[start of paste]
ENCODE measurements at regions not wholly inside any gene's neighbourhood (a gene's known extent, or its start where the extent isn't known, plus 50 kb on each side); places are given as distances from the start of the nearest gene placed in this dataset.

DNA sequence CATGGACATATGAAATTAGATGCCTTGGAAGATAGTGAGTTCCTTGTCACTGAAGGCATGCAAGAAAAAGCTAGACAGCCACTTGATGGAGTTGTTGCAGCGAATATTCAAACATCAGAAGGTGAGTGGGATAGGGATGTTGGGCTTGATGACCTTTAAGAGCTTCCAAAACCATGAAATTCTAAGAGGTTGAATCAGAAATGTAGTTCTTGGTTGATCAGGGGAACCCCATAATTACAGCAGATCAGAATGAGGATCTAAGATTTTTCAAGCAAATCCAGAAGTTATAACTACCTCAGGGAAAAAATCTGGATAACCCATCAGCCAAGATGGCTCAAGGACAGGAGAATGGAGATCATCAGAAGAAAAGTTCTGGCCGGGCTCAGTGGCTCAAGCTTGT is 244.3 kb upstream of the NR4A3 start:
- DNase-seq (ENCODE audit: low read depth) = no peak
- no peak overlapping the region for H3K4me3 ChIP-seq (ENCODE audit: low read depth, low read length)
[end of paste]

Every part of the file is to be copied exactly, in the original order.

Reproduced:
ENCODE measurements at regions not wholly inside any gene's neighbourhood (a gene's known extent, or its start where the extent isn't known, plus 50 kb on each side); places are given as distances from the start of the nearest gene placed in this dataset.

DNA sequence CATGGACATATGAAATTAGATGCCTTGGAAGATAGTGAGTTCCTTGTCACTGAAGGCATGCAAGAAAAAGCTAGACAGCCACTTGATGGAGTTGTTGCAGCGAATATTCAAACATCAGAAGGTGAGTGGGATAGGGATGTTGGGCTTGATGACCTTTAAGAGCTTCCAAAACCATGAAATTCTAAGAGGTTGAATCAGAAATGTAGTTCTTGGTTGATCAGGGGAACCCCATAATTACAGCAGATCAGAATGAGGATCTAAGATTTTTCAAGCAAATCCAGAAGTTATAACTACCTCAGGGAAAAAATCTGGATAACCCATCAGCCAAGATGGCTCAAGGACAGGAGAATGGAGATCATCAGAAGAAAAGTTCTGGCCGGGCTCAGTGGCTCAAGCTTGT is 244.3 kb upstream of the NR4A3 start:
- DNase-seq (ENCODE audit: low read depth) = no peak
- no peak overlapping the region for H3K4me3 ChIP-seq (ENCODE audit: low read depth, low read length)